Visual Rhetoric Analysis

Topics: Third World, First World, Emotion Pages: 3 (955 words) Published: November 7, 2012
Haley Seay
Ms. Tracey Thornton
ENC 1101 Visual Rhetoric Analysis
2 October 2012

Advertisements are the most commonly used way to sell and market a product or message. Although we may not realize it while watching or seeing the advertisement, there are many underlying factors that cause us to buy into the advertisement. Whether it may be the color, picture, text, or sound; the advertisers find a way to draw us in without even a second thought. Many advertisers focus on guilt, they try to find a soft spot with in us by showing us those that are less fortunate than us. “Don’t you feel bad that you are so fortunate and these people are living like this? Give to them, help them, give up your luxuries, and share with them.” This is the message that many companies and organizations are trying to convey when they post advertisements showing people in third world countries struggling. Cordaids advertisements are making big spenders in America feel guilty in order to help their cause of helping the less fortunate in third world countries.

In this advertisement a foundation called Cordaid is trying to show how our money being spent on luxuries in America can benefit those in third world countries. This specific advertisement shows a skinny almost malnourished looking person lying on the ground in a third world country. Their race is black and they are wearing dirty torn up clothing that looks like rags just tied around them. What is in the persons hand though? In one advertisement they are holding a leather purse, in another Versace sunglasses, a bottle of aftershave, and in another a pint of beer. They are showing us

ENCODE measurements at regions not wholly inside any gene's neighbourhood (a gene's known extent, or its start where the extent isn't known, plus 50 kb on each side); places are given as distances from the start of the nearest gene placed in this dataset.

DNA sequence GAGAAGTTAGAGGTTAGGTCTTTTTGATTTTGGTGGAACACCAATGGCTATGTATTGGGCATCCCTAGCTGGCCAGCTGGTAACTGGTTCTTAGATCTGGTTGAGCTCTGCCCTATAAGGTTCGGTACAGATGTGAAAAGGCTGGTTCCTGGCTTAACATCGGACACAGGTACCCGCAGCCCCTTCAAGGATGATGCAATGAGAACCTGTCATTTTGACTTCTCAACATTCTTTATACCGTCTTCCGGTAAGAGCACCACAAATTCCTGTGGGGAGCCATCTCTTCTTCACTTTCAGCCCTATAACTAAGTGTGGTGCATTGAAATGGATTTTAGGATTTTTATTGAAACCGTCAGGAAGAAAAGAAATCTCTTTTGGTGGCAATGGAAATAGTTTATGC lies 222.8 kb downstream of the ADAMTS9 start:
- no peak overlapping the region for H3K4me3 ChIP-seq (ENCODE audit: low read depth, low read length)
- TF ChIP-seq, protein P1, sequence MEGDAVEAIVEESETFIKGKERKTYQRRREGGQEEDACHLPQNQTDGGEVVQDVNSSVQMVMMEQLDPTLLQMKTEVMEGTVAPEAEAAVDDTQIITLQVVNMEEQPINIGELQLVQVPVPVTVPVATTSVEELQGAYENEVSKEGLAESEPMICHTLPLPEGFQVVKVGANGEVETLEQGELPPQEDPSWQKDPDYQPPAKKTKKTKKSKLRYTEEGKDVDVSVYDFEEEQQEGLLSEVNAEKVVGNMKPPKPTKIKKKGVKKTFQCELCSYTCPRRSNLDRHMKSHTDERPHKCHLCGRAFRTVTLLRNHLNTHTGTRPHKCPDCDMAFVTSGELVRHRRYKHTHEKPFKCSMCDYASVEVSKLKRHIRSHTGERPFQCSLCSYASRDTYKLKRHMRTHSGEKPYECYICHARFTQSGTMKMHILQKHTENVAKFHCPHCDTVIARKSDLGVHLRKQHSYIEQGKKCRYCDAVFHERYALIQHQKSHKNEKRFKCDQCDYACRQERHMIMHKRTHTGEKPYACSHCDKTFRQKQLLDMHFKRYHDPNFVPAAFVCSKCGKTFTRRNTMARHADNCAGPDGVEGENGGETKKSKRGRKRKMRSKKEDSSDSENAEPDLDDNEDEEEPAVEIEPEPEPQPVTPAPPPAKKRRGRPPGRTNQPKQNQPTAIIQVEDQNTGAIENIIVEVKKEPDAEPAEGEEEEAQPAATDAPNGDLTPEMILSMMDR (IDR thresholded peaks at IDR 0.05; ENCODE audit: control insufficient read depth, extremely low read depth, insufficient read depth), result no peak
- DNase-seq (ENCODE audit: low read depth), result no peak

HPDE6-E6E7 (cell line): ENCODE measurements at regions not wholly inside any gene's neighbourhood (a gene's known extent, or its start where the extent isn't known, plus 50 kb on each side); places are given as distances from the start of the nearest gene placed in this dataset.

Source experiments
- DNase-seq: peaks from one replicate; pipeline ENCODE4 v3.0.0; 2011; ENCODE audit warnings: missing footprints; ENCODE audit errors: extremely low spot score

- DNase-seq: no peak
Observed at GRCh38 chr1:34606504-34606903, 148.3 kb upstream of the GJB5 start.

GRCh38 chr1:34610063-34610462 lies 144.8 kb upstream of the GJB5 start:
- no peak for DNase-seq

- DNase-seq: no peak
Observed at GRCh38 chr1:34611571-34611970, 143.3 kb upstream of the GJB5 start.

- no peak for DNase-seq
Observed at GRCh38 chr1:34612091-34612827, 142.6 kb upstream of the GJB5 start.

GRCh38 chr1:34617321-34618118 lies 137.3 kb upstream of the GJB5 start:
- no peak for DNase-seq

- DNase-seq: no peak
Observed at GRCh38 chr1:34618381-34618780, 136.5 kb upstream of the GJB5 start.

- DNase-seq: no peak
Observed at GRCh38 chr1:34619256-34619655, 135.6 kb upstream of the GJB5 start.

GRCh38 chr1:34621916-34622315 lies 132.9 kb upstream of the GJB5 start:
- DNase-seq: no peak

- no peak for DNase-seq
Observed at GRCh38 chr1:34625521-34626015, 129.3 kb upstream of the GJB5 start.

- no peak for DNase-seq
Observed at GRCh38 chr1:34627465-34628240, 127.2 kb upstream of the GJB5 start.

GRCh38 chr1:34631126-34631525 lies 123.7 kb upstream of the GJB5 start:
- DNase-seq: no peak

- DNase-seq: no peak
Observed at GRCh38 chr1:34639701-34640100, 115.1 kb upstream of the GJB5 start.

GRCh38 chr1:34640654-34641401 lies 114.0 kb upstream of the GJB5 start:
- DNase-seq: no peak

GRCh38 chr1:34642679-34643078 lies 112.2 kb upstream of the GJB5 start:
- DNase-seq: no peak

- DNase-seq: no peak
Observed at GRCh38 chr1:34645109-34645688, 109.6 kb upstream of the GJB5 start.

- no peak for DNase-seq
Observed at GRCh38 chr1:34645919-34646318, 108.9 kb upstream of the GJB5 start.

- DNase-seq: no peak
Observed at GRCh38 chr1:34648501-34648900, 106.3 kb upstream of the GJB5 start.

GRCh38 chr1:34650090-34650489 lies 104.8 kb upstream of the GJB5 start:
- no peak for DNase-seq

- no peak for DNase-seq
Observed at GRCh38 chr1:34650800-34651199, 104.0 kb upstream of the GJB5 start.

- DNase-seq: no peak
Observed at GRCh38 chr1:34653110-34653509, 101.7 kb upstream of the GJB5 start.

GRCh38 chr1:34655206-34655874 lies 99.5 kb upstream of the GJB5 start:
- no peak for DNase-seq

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What we spend our money on; what our casual luxuries that we buy without even thinking are. Underneath the labels of those luxuries, are necessities for people in these third world countries that we could buy for the same price or cheaper.

What do we all think when we see advertisements like these? "How could I be so selfish?", "Those...
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